Shinsengumi (Samurai) Festival in Tokyo

If you are interested either in samurais, Edo period or Japanese traditional culture, you can’t miss this event!

Hino Shinsengumi Festival

  • Held on: 13th and 14th of May, 2017
  • Place: Around Hino station (JR Chuo Line) and Takahata-fudo station (Keio Line)
  • Time: 10 am – 5 pm (JST)

There’ll be so many programs around these areas such as a big samurai parade and martial arts performances.
They say that the parade and some of other programs are going to be broadcast on these apps below. Perhaps they are only available in Japanese, but I think it’s worth trying if you’re interested. 😉

Here is an official page of this event in English. Unfortunately it is not about this year, but I hope you can grasp some atmosphere of the event.
➡Hino Shinsengumi Festival

What is Shinsengumi?

Shinsengumi (新選組, meaning “New Selected Group”) was a special police force during Japan’s Bakumatsu period (late 19th century). It was founded to maintain peace and order of Kyoto and to fight against the anti-Shogunate reformists. The founding members were from some sword schools of Edo (the former name of Tokyo).
Actually, most of them were not originally samurais but were farmers or merchants. However, they had strongly wanted to be samurais and respected “Bushido”, or the samurai spirit, so they lived more like “samurais” than many originally-born samurais who just enjoyed their privilege and became corrupt.
Shinsengumi fought for the samurai’s government until its end, so they are the real “last samurais”.

Learn more about Shinsengumi

What is Hino?

Hino is a city located in the west of Tokyo, about 30 mins away from Shinjuku by train. It is called “a hometown of Shinsengumi” because some of the main members were from there including the vice commander Toshizo Hijikata, who is one of the most popular samurais in Japanese history.
Hikogoro Sato, a cousin and brother-in-law of Hijikata, owned a swordsmanship training hall (道場, dojo) in Hino, and other Shinsengumi members, such as the commander Isami Kondo and his pupil Soji Okita (the captain of the 1st unit), sometimes visited there to have training together.

Where to visit in Hino

There are several museums and places related to Shinsengumi in Hino, and some of them are run by their descendants.

Takahata-fudo temple

This temple, famous for being Hijikata’s family temple and his statue, has a museum where you can see several letters, calligraphy and so on related to Hijikata or other important people of the time.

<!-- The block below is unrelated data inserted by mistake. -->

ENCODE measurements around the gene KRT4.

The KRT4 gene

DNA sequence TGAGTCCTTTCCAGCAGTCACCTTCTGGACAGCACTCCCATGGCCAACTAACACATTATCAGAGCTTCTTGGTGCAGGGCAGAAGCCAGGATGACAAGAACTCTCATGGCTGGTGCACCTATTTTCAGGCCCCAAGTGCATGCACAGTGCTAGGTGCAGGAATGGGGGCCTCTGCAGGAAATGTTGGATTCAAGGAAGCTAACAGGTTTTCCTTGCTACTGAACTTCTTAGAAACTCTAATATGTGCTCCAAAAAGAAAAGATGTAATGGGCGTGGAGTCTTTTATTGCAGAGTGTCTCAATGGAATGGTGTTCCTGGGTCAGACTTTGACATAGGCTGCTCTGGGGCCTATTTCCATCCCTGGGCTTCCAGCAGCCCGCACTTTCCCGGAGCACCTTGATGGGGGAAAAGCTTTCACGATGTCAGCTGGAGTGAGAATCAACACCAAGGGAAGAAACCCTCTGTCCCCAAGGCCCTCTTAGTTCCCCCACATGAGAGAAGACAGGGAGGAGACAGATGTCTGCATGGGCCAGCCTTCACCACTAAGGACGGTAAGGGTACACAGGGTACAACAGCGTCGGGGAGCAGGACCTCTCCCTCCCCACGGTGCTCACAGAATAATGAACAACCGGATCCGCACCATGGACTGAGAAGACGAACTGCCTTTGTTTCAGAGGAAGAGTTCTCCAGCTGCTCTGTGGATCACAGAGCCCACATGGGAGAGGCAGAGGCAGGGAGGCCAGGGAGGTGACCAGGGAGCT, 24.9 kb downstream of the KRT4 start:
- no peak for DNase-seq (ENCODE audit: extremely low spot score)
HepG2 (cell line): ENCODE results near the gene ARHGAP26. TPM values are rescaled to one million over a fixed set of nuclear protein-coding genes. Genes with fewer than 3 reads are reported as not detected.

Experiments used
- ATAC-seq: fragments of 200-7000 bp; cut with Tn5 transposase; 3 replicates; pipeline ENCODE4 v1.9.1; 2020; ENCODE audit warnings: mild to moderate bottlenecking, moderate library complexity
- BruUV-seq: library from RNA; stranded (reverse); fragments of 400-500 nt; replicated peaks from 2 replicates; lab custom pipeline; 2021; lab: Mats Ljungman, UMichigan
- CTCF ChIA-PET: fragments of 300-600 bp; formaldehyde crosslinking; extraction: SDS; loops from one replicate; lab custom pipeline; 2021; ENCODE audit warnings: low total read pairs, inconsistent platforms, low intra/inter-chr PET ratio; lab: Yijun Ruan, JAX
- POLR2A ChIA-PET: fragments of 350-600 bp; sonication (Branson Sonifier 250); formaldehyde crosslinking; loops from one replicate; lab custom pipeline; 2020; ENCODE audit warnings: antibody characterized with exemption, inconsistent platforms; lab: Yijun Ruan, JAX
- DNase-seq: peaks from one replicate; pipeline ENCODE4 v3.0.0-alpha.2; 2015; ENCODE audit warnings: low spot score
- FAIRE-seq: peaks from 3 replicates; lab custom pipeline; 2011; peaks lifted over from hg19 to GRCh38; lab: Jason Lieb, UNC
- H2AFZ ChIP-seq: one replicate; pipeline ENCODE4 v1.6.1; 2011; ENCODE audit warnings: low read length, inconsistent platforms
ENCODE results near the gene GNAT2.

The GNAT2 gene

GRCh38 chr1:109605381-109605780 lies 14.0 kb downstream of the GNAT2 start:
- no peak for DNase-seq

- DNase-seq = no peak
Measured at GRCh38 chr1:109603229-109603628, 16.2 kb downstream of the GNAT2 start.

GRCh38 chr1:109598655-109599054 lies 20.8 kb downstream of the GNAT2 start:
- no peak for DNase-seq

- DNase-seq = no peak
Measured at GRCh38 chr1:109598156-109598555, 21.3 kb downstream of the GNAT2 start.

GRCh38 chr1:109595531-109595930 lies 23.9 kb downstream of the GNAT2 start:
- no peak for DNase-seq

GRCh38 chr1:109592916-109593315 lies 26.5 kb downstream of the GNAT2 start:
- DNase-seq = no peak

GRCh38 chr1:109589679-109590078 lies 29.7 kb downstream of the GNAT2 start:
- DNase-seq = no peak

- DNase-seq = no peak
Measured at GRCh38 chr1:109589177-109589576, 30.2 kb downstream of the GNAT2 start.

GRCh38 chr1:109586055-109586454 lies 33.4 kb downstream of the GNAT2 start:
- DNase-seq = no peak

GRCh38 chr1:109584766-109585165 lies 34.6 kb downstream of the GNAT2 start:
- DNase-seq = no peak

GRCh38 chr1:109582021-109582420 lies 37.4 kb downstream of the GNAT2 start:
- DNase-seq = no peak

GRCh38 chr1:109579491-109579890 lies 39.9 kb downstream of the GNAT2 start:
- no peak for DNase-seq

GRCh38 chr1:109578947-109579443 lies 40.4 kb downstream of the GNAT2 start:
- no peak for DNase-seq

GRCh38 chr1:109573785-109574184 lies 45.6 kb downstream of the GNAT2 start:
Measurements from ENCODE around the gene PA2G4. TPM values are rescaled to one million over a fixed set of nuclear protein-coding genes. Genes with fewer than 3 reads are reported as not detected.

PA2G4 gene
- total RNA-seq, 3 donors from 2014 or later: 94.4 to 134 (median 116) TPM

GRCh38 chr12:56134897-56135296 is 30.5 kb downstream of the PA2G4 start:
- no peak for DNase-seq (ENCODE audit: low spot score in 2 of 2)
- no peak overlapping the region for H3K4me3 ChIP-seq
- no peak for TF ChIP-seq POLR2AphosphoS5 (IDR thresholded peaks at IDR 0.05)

🚋 3 mins walk from Takahata-fudo station (Keio Line)
Open: everyday, 9 am – 5pm (the museum and tower: – 4 pm).

An antique market is held every third Sunday of the month!

Shinsengumi’s Hometown Museum

In this museum, run by Hino city, you can not only learn about the city but also try Shinsengumi uniforms (both Edo style and Meiji style) with a sword! They have three replica swords: Toshizo Hijikata’s, Hajime Saito’s and Soji Okita’s.

 

 

🚋 15 mins walk from Hino station (JR Chuo Line)
From Takahata-fudo, take a bus to Hino station.
Open: Tue-Sun, 9:30 am – 5pm (Last entry: 4:30 pm).

➡ Official website

Hino-juku Honjin

Juku means a posting station, and honjin was an officially designated inn used as a lodging when a feudal lord (大名, daimyo) traveled between his country and Edo.
Hikogoro Sato was a headman of the village, and His family and Toshizo Hijikata lived and managed this house.
You can enjoy elaborated design of the house and the garden. I like the paintings and calligraphy on the fusumas, or papered sliding doors.

 

🚋 12 mins walk from Hino station (JR Chuo Line)
From Takahata-fudo, take a bus to Hino station.
Open: Tue-Sun, 9:30 am – 5pm (Last entry: 4:30 pm).
➡ Official website

 Hijikata Toshizo Museum

This museum, run by descendants of Toshizo Hijikata’s sibling, tells us what Hijikata family used to be like in those days.
You can see bamboos which Toshizo planted when he decided to be a samurai. Many kinds of original souvenirs are available.

🚋 2 mins walk from Manganji station (Tama Monorail)
You can take Tama Monorail from Takahata-fudo.
Open: See the calendar on the official site.
(Usually 1st & 3rd Sun, 12 pm – 4 pm)

Sato Hikogoro Museum

Hikogoro is Toshizo Hijikata’s cousin and brother-in-low (his sister’s husband). Hijikata’s parents passed away when he was a child and thereafter he lived with Sato family, so Hikogoro was one of Hijikata’s closest family members. This museum, run by Hikogoro’s descendants, has several letters and precious souvenirs from Hijikata, which indicates how important Sato family was for him.

🚋 8 mins walk from Hino station (JR Chuo Line)
Open: See the calendar on the official site.
(Usually 1st & 3rd Sun, 11 am – 4 pm)

Inoue Genzaburo Museum

Genzaburo Inoue, commonly known as “Gen-san“, was the captain of the 6th unit of Shinsengumi. He was also from Hino and his descendants run a museum about him, Inoue family and Shinsengumi.

 

🚋 7 mins walk from Hino station (JR Chuo Line)
Open: See the calendar on the official site.
(Usually 1st & 3rd Sun, 12 pm – 4 pm)

Yasaka shrine

Not just a local shrine in Hino, it has a historically important wood plate which reads some important people of Tennen Rishin school of swordplay, to which Kondo and Okita belonged. It is shown only on special occasions, like during this festival!

 

🚋 2 mins walk from Hino station (JR Chuo Line)
Open: Anytime

Hino-juku Koryu-kan

Several kinds of souvenirs are available.
Open: Tue-Sun, 9 am – 5 pm.
➡Official website

NB: This is the information as of May 12th, 2017.
Visit each official website for the latest info or inquiry.

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